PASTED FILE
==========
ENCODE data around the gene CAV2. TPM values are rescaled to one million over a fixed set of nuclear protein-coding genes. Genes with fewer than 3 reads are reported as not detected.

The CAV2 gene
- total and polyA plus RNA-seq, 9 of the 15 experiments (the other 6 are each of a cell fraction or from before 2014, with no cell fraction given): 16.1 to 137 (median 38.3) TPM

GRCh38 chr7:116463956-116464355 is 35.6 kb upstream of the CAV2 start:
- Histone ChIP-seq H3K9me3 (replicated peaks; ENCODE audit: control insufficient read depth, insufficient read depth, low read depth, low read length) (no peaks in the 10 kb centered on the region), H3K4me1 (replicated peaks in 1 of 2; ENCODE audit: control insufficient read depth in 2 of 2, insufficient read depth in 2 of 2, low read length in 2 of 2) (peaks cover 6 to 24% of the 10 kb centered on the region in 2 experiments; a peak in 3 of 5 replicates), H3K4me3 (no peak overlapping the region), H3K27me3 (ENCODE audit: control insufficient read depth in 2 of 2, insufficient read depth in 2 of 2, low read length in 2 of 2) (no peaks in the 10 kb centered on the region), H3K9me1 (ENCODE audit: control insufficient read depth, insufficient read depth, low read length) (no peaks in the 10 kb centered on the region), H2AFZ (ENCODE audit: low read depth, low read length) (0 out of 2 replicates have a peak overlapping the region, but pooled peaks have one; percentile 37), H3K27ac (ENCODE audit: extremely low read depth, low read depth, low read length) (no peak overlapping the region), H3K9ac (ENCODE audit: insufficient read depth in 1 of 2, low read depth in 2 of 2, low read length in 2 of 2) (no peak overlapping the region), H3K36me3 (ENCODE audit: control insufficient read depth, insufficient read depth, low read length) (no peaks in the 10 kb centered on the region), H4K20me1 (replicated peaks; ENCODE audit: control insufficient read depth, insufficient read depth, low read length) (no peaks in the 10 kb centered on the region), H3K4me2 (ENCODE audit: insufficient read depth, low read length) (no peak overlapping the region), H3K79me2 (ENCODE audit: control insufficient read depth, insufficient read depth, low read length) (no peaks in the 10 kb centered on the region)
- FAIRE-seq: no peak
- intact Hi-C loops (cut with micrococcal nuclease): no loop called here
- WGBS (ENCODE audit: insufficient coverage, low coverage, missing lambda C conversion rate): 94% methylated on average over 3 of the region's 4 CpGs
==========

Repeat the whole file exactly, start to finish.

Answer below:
ENCODE data around the gene CAV2. TPM values are rescaled to one million over a fixed set of nuclear protein-coding genes. Genes with fewer than 3 reads are reported as not detected.

The CAV2 gene
- total and polyA plus RNA-seq, 9 of the 15 experiments (the other 6 are each of a cell fraction or from before 2014, with no cell fraction given): 16.1 to 137 (median 38.3) TPM

GRCh38 chr7:116463956-116464355 is 35.6 kb upstream of the CAV2 start:
- Histone ChIP-seq H3K9me3 (replicated peaks; ENCODE audit: control insufficient read depth, insufficient read depth, low read depth, low read length) (no peaks in the 10 kb centered on the region), H3K4me1 (replicated peaks in 1 of 2; ENCODE audit: control insufficient read depth in 2 of 2, insufficient read depth in 2 of 2, low read length in 2 of 2) (peaks cover 6 to 24% of the 10 kb centered on the region in 2 experiments; a peak in 3 of 5 replicates), H3K4me3 (no peak overlapping the region), H3K27me3 (ENCODE audit: control insufficient read depth in 2 of 2, insufficient read depth in 2 of 2, low read length in 2 of 2) (no peaks in the 10 kb centered on the region), H3K9me1 (ENCODE audit: control insufficient read depth, insufficient read depth, low read length) (no peaks in the 10 kb centered on the region), H2AFZ (ENCODE audit: low read depth, low read length) (0 out of 2 replicates have a peak overlapping the region, but pooled peaks have one; percentile 37), H3K27ac (ENCODE audit: extremely low read depth, low read depth, low read length) (no peak overlapping the region), H3K9ac (ENCODE audit: insufficient read depth in 1 of 2, low read depth in 2 of 2, low read length in 2 of 2) (no peak overlapping the region), H3K36me3 (ENCODE audit: control insufficient read depth, insufficient read depth, low read length) (no peaks in the 10 kb centered on the region), H4K20me1 (replicated peaks; ENCODE audit: control insufficient read depth, insufficient read depth, low read length) (no peaks in the 10 kb centered on the region), H3K4me2 (ENCODE audit: insufficient read depth, low read length) (no peak overlapping the region), H3K79me2 (ENCODE audit: control insufficient read depth, insufficient read depth, low read length) (no peaks in the 10 kb centered on the region)
- FAIRE-seq: no peak
- intact Hi-C loops (cut with micrococcal nuclease): no loop called here
- WGBS (ENCODE audit: insufficient coverage, low coverage, missing lambda C conversion rate): 94% methylated on average over 3 of the region's 4 CpGs